Vol. 24, No. 6
Solubility Data Projects
the major functions of the IUPAC Subcommittee on Solubility and Equilibrium
Data (formerly IUPAC Commission V.8) is to publish authoritative texts
on all aspects of solubilities. The main output of this subcommittee
is the ongoing series of volumes in the IUPACNIST Solubility Data
Series, or simply the SDS. The priority subjects to be pursued
over the next three years within the framework of this Solubility Data
Project were approved by the Analytical Chemistry Division on 2 July
2002. In this context, compilations and evaluations of experimental
solubility data in the following three fields are in progress:
Solubility Data of Compounds Relevant to Mobility of Metals in the Environment
in aqueous media of sparingly soluble metal salts such as carbonates
play an important role in chemical processes. Solubility phenomena (i.e.,
dissolution and precipitation reactions) frequently control procedures
for preparing, separating, and purifying chemicals. Moreover, interactions
of the hydrologic cycle with the cycle of rocks, as well as the naturally
occurring dissolution of minerals in water and their precipitation on
the ocean floor and in sediments of rivers and lakes, can often be simply
described in terms of solubility equilibria.
solubility measurements have been shown to be a powerful tool for the
determination of thermodynamic properties of sparingly soluble metal
salts. The total concentration of alkaline earth and transition metals
in carbonate-bearing natural waters is predominantly determined by the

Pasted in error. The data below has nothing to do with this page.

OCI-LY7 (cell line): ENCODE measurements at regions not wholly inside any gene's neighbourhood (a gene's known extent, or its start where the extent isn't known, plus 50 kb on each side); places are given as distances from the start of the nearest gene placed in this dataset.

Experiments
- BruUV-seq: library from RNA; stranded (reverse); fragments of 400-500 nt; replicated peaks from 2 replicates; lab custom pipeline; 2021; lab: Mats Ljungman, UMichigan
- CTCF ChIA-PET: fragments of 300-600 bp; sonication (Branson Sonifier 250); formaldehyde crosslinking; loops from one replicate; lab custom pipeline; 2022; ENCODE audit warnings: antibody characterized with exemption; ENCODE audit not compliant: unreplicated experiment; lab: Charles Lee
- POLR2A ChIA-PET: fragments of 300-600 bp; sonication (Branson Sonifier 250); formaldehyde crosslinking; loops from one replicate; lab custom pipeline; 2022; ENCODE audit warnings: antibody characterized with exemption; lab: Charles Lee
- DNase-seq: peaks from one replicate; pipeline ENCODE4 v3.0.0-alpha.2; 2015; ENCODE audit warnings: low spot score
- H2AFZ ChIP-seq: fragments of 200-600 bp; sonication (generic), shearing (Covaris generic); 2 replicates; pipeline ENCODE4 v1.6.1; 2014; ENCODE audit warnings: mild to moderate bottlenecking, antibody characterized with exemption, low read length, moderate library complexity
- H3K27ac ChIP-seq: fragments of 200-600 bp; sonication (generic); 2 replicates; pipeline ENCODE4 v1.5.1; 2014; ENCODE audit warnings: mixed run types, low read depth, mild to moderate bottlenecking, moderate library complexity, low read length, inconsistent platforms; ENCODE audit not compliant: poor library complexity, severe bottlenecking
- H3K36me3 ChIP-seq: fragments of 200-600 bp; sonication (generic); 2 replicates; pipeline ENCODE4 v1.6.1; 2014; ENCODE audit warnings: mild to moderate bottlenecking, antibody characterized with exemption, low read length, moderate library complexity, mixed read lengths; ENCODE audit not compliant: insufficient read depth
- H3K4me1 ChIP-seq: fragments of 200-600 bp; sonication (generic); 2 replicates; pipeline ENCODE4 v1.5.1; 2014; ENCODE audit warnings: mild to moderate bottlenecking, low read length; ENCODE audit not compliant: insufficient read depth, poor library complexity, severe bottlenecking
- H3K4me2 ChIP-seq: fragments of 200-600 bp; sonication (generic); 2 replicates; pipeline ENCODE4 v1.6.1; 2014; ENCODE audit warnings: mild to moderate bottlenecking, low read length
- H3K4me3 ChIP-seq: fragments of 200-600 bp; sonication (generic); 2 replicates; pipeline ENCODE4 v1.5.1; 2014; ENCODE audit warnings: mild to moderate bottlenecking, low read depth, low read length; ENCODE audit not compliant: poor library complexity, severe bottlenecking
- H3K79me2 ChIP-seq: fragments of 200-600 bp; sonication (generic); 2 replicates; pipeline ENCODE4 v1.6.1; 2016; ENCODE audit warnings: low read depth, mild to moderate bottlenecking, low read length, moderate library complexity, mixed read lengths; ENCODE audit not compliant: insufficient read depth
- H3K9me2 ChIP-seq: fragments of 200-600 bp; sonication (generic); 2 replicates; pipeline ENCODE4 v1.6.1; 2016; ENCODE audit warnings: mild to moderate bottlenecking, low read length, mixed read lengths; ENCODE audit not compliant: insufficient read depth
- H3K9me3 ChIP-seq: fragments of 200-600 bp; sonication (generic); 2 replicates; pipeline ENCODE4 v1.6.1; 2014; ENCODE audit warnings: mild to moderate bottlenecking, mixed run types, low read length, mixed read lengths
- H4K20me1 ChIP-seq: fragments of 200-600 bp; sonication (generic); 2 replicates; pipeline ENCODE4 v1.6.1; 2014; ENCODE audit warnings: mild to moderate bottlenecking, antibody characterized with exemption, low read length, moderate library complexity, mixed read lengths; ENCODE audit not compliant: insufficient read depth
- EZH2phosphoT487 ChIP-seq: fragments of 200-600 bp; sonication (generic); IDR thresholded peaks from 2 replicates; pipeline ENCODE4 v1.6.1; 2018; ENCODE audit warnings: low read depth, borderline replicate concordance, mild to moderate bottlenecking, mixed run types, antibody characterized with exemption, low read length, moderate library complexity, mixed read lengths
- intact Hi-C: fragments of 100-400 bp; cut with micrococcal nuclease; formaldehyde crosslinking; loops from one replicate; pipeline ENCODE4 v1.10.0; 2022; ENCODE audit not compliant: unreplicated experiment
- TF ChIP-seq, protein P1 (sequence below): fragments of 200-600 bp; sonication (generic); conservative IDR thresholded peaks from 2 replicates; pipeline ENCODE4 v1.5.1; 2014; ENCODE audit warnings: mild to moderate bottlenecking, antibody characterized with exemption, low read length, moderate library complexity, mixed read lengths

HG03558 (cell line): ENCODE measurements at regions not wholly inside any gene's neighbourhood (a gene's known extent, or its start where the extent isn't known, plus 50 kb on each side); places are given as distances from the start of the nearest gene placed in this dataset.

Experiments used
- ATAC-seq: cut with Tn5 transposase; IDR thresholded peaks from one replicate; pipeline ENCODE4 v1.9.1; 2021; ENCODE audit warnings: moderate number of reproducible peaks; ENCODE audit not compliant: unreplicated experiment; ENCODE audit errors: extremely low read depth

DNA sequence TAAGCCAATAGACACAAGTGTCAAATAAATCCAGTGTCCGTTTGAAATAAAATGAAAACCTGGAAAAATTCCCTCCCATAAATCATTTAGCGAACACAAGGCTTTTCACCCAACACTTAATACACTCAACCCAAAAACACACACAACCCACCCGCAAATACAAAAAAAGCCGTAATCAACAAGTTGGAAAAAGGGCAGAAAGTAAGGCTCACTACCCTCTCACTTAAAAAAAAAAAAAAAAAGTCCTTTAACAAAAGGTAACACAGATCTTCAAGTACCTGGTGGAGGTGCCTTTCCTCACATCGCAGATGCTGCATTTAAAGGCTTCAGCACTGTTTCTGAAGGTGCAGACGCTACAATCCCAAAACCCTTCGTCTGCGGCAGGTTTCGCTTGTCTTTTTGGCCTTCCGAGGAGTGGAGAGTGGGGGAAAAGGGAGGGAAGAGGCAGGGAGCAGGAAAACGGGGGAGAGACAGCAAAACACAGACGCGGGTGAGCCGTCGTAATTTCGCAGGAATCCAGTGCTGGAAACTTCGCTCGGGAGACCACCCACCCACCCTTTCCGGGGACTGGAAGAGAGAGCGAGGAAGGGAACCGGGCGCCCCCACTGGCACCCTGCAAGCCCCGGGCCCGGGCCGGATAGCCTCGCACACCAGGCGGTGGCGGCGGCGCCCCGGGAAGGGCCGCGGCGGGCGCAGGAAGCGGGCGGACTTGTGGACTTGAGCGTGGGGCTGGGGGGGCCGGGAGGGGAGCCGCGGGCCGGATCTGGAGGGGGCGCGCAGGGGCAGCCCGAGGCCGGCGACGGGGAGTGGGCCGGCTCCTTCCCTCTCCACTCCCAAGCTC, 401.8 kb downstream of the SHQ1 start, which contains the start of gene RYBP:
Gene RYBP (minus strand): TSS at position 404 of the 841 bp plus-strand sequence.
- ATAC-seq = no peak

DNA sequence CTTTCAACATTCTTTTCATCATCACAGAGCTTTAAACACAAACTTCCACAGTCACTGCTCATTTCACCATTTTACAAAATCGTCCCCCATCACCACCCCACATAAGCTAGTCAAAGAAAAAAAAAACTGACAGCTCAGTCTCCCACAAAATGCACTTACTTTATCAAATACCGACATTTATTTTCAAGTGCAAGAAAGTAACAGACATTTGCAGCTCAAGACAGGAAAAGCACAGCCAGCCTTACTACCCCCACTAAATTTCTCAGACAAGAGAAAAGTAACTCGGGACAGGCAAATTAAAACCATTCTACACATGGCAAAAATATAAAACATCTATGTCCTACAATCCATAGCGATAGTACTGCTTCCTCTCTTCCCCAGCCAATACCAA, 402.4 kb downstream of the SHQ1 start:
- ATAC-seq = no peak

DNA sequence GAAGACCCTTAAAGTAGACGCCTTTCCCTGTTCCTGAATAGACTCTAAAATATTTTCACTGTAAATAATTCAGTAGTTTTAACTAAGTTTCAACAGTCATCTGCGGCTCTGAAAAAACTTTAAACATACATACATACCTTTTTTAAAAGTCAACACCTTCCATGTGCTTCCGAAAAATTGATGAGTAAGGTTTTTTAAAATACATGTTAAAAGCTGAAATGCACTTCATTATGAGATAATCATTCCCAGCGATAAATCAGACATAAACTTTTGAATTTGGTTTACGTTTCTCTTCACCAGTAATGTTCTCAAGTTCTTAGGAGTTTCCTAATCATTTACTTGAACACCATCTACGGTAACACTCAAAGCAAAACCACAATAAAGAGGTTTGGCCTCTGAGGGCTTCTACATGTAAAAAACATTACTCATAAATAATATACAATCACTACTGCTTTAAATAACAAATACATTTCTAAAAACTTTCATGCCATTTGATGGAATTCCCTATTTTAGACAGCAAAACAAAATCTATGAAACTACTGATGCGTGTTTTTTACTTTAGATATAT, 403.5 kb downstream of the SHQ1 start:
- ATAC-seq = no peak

solubilities of the respective hydroxides, oxides, hydroxide carbonates,
and neutral carbonates. A careful determination of thermodynamic data
of sparingly-soluble metal salts is an essential prerequisite for the
geochemical modeling of the release of trace elements from waste repositories.
Clearly, a comprehensive compilation and evaluation of the existing
solubility data is an invaluable basis for all sorts of predictive models
in this field. Presently three volumes are in preparation: 1) alkaline
earth metal carbonates; 2) metal
carbonates (Mn, Fe, Co, Ni, Cu, Zn, Ag, Cd, Hg, Pb); and 3) inorganic
Solubility Data Related to Oceanic Salt Systems
oceanic salt system comprises the ions Na+, K+,
Mg2+, Ca2+, Cl-, and SO42-.
Extended evaporitic deposits in Europe (Germany, Netherlands, Spain,
France, Poland, Russia); North America (Canada); South America (Brasilia);
Africa (Congo); and Asia had been formed from these ions during the
evaporation-crystallization processes of seawaters in geological times.
Geological surveying of these deposits, potash mining, rock salt mining,
fertilizer production, and usage of rock salt mines as repository for
nuclear or chemical wastes require the exact knowledge of solubility
equilibria in the multicomponent oceanic salt system within a broad
range of temperatures. At present, solution mining of magnesium chloride
for magnesium metal production is performed or is in the planning stage
in a number of places (Netherlands, Congo, Thailand, and Uzbekistan).
In addition, evaporation and aerosol formation from oceans are important